Being Accountable for Your Choices and Actions
What is the best strategy to improve your game or play at a high level consistently? Lifting your game higher requires you to hold yourself accountable for your choices and actions.
When you take personal responsibility for your performance, you gain a sense of control over your career. You put in the work in training and practice. You perform the little things behind the scenes that give you a significant competitive advantage.
You are focused on your preparation in games as well, as in practices. You compete in practice. You don’t take a play off or waste an opportunity to raise your game. When you prepare and leave no stone unturned, you will have elite confidence and perform at your peak consistently.
Let’s look at accountability in greater depth. When you choose to play the blame game, you see nothing as your fault. With that perspective, you can do little to nothing to play better.
For example, a wide receiver that drops two passes in the end zone for potential touchdowns can blame the quarterback. Even though the ball was catchable, the receiver failed to accept responsibility, “Every pass our QB attempts is off-target.” A statement such as that gives you no feedback for improvement.
On the flip side, the receiver can look for ways to improve technique to be more successful under similar future circumstances, “I need to use my body to shield off the defender better.” That’s accountability!
Accountability also affects the way you prepare. If you hold yourself to a reasonably high standard, you will prepare thoroughly for each training session. You will look for ways to improve your game, such as diet, mental toughness training, or speed and agility work. You will push yourself to improve each week.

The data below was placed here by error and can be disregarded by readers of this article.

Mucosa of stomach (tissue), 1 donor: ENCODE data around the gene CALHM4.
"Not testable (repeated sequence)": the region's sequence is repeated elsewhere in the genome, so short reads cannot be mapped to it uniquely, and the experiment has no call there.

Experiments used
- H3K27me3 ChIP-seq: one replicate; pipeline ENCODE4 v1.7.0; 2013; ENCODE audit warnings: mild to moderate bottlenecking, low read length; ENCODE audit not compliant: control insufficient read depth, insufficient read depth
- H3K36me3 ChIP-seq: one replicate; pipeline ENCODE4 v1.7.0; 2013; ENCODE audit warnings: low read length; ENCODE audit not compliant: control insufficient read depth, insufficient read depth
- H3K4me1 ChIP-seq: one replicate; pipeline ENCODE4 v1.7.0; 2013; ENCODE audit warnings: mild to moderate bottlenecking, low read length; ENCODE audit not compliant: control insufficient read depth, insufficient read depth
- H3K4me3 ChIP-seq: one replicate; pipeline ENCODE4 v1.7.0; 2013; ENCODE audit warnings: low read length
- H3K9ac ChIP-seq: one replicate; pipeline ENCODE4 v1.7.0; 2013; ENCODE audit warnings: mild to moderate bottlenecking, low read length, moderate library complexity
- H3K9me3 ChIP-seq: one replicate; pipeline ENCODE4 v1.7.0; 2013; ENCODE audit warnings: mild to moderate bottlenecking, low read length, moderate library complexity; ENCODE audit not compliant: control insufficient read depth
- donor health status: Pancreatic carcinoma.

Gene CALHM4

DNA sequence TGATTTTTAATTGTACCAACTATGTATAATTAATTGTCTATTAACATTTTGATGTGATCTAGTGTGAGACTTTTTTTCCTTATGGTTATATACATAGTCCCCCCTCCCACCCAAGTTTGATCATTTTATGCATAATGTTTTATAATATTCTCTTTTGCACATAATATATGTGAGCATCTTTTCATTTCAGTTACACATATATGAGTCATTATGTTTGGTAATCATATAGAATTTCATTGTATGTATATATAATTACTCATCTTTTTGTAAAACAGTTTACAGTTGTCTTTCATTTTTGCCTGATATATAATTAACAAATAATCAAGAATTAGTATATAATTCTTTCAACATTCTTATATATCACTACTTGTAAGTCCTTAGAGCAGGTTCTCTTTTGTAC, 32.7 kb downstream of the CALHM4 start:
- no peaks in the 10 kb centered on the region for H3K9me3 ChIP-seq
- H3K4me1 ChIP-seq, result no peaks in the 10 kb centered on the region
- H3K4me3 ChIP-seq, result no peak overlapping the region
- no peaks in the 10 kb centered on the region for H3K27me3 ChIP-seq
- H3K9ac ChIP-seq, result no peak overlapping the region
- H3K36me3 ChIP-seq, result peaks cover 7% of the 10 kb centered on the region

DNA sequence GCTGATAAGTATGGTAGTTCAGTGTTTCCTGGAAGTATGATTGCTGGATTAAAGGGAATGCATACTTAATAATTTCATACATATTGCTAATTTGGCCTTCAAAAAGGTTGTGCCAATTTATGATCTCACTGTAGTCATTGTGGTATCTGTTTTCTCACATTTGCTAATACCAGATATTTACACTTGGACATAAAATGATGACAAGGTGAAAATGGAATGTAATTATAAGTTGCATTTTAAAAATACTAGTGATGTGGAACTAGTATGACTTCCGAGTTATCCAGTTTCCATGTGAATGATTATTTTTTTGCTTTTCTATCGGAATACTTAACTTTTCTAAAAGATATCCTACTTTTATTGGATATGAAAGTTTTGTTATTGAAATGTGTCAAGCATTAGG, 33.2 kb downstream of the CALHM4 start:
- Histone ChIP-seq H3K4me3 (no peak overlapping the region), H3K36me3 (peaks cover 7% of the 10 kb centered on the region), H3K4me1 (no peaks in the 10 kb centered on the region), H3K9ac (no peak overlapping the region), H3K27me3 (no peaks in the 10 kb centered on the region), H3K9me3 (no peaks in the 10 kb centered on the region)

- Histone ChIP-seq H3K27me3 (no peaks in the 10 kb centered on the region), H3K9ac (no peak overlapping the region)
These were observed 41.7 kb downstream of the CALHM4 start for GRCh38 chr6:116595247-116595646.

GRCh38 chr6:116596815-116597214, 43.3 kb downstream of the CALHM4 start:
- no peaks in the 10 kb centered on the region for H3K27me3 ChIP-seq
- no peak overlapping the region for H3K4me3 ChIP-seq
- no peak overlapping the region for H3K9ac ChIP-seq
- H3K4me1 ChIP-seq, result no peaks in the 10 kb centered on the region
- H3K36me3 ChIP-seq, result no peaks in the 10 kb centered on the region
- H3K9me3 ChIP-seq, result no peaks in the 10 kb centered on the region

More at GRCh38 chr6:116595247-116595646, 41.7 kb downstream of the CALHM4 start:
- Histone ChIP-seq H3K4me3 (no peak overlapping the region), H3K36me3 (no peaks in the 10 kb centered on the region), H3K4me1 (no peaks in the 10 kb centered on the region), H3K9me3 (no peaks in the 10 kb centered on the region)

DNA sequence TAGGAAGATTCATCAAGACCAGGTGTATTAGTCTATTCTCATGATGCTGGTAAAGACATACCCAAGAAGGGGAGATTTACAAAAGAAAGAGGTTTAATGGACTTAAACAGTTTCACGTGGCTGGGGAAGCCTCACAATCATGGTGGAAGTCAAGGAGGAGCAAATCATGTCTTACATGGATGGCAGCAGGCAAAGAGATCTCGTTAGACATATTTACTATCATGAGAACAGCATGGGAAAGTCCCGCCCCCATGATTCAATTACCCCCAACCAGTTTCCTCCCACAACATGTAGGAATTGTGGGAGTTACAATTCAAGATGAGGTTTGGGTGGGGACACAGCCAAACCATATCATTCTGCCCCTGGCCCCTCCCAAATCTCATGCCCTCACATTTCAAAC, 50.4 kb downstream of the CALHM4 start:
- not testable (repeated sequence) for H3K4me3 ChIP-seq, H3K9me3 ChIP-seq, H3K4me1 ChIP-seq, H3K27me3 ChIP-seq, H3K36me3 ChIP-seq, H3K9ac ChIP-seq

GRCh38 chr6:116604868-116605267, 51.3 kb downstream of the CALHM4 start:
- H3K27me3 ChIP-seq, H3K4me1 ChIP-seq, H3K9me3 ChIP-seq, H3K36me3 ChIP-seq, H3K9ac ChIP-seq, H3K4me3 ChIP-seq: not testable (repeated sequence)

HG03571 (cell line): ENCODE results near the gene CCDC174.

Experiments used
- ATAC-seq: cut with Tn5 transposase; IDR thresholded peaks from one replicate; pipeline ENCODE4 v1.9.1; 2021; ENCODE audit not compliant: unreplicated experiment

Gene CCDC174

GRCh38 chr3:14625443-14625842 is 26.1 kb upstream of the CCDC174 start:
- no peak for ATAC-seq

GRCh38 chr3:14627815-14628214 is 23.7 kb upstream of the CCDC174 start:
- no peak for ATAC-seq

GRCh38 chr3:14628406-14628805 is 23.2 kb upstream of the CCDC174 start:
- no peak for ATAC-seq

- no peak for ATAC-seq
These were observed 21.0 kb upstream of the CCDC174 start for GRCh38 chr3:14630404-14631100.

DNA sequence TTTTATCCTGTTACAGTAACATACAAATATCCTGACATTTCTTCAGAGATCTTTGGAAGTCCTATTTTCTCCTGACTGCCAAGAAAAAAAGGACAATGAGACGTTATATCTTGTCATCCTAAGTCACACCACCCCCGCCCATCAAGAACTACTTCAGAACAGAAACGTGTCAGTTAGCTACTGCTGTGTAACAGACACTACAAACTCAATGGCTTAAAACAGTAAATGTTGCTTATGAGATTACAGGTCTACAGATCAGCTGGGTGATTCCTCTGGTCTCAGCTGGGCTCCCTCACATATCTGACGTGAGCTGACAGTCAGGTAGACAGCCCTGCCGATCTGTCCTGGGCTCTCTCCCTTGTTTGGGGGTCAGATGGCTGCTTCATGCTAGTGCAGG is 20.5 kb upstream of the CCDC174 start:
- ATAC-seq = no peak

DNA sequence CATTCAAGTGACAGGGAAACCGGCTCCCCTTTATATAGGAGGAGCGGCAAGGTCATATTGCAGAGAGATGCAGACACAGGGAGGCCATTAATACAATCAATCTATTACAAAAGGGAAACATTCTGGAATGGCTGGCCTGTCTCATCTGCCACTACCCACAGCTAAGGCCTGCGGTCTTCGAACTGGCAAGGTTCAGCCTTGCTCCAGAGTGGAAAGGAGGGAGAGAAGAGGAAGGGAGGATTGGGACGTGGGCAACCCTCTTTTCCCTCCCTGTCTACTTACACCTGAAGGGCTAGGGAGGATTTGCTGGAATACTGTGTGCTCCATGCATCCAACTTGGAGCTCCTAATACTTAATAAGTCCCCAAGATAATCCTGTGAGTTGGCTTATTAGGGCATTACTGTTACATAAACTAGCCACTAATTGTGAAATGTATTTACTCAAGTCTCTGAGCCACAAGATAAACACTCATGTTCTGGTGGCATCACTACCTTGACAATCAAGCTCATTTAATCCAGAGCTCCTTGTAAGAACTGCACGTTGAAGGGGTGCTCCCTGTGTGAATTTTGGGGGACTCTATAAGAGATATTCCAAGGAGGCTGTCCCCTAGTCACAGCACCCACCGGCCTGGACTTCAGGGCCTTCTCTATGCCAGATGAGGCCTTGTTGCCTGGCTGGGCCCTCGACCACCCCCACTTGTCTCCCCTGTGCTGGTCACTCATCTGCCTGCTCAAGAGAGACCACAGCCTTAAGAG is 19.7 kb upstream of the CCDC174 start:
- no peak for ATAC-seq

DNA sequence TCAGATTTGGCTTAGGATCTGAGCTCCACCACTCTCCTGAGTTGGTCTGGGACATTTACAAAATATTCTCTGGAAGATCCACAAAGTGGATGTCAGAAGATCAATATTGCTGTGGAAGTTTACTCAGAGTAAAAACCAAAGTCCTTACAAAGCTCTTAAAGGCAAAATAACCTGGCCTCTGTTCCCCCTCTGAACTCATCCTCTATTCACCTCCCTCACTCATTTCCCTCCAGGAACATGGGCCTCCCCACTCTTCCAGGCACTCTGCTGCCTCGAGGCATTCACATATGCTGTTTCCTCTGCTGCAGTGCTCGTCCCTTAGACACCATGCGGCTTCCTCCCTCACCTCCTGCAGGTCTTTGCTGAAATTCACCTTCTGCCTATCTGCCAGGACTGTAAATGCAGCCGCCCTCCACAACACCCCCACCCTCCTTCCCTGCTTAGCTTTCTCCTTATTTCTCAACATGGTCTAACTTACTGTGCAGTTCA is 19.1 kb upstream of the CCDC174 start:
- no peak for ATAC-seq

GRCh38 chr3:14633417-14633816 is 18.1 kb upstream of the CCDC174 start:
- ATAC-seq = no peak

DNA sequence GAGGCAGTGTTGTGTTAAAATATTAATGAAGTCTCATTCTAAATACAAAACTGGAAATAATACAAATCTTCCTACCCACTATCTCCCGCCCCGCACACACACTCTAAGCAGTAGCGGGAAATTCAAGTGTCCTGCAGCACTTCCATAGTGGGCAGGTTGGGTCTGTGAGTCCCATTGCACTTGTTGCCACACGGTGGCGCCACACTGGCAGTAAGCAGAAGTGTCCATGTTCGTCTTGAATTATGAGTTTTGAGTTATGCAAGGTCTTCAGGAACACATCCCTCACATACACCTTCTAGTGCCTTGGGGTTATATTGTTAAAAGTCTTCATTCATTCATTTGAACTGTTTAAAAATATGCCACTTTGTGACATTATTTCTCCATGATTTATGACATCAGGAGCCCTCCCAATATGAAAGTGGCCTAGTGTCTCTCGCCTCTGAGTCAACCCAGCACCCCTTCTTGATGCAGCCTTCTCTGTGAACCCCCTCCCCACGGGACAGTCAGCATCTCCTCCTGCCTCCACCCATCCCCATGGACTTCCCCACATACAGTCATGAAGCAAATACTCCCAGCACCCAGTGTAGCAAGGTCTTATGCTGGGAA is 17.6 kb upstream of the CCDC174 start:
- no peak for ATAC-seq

Accountability separates those players who raise their level of play year after year and those who remain stuck and never reach their potential.
Philadelphia Eagles offensive lineman Jordan Mailata has recognized wide receiver DeVonta Smith for his dedication and accountability.
Smith was selected 10th overall in the 2021 NFL draft by Philadelphia.
MAILATA: “If you see Smitty and how he conducts himself every day, he’s so accountable, he’s so professional about his routine… He comes here before some of the trainers in the morning. I see him in his locker with his iPad doing the extra stuff he does. In the gym, we work out, dude’s leading in there, trying to break scores, trying to make numbers. It’s incredible.”
The actions you take behind the scenes make a big difference. Preparation gives you confidence, but it all starts with accountability.
Accountability can be broken down into two major components: evaluation and preparation.
Evaluation is asking yourself, “What can I learn from my play or mistakes in this game or practice?” “How can I perform better in future situations?”
Preparation is asking the question, “What actions can I take to improve my game, overcome my bad habits, and learn from my mistakes.
Accountability is the road to success that many players choose not to take.
Related Sports Psychology Articles
- Mental Conditioning for Football
- When Confidence Flows from Within
- How Football Players Get Confidence
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